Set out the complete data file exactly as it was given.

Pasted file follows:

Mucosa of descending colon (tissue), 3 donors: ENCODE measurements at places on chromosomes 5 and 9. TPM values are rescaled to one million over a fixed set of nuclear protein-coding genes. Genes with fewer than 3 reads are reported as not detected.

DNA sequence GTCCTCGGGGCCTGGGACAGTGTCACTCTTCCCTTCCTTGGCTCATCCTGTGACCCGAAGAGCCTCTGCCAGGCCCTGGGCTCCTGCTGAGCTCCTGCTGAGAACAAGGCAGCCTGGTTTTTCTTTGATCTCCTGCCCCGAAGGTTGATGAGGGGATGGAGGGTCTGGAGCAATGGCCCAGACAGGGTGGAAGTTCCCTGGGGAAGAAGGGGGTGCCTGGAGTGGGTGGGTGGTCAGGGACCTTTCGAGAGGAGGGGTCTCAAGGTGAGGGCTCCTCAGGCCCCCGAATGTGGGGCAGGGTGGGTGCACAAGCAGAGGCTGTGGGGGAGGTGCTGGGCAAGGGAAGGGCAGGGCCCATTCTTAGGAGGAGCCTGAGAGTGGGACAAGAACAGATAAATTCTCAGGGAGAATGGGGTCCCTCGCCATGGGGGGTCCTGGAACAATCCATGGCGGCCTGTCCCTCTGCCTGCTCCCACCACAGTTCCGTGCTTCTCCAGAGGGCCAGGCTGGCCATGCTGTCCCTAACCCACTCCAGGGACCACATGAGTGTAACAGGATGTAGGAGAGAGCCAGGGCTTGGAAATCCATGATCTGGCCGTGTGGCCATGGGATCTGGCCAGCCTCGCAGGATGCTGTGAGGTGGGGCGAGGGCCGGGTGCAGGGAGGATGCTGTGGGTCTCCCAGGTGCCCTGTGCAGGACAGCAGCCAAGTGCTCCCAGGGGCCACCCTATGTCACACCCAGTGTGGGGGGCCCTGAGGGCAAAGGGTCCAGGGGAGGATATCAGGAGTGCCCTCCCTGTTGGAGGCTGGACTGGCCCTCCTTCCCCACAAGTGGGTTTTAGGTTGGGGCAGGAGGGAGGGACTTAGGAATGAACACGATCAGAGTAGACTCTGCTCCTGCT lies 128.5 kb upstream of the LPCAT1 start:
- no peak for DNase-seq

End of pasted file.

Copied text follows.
Mucosa of descending colon (tissue), 3 donors: ENCODE measurements at places on chromosomes 5 and 9. TPM values are rescaled to one million over a fixed set of nuclear protein-coding genes. Genes with fewer than 3 reads are reported as not detected.

DNA sequence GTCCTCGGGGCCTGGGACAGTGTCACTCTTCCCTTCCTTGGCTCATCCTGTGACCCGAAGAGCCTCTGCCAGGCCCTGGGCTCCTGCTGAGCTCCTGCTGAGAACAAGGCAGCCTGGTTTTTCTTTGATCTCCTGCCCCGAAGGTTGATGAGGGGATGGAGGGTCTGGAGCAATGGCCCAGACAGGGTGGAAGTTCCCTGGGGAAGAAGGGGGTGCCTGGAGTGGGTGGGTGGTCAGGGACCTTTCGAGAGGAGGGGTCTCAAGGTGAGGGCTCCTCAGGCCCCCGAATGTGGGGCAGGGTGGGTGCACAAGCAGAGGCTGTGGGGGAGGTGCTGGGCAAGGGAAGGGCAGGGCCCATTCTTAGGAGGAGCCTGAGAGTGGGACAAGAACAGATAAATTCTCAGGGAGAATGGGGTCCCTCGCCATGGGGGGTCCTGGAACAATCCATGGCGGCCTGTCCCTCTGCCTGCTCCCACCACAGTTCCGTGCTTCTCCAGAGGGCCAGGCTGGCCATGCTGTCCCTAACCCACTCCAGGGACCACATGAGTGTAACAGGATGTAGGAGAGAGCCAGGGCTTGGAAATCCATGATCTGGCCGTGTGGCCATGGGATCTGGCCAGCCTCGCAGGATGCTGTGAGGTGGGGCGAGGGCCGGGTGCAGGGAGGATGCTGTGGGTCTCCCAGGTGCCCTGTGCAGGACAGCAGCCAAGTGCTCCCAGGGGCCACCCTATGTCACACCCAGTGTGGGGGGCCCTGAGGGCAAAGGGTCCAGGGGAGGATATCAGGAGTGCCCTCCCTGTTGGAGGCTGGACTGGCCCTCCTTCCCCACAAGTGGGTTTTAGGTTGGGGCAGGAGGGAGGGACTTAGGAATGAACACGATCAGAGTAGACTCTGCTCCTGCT lies 128.5 kb upstream of the LPCAT1 start:
- no peak for DNase-seq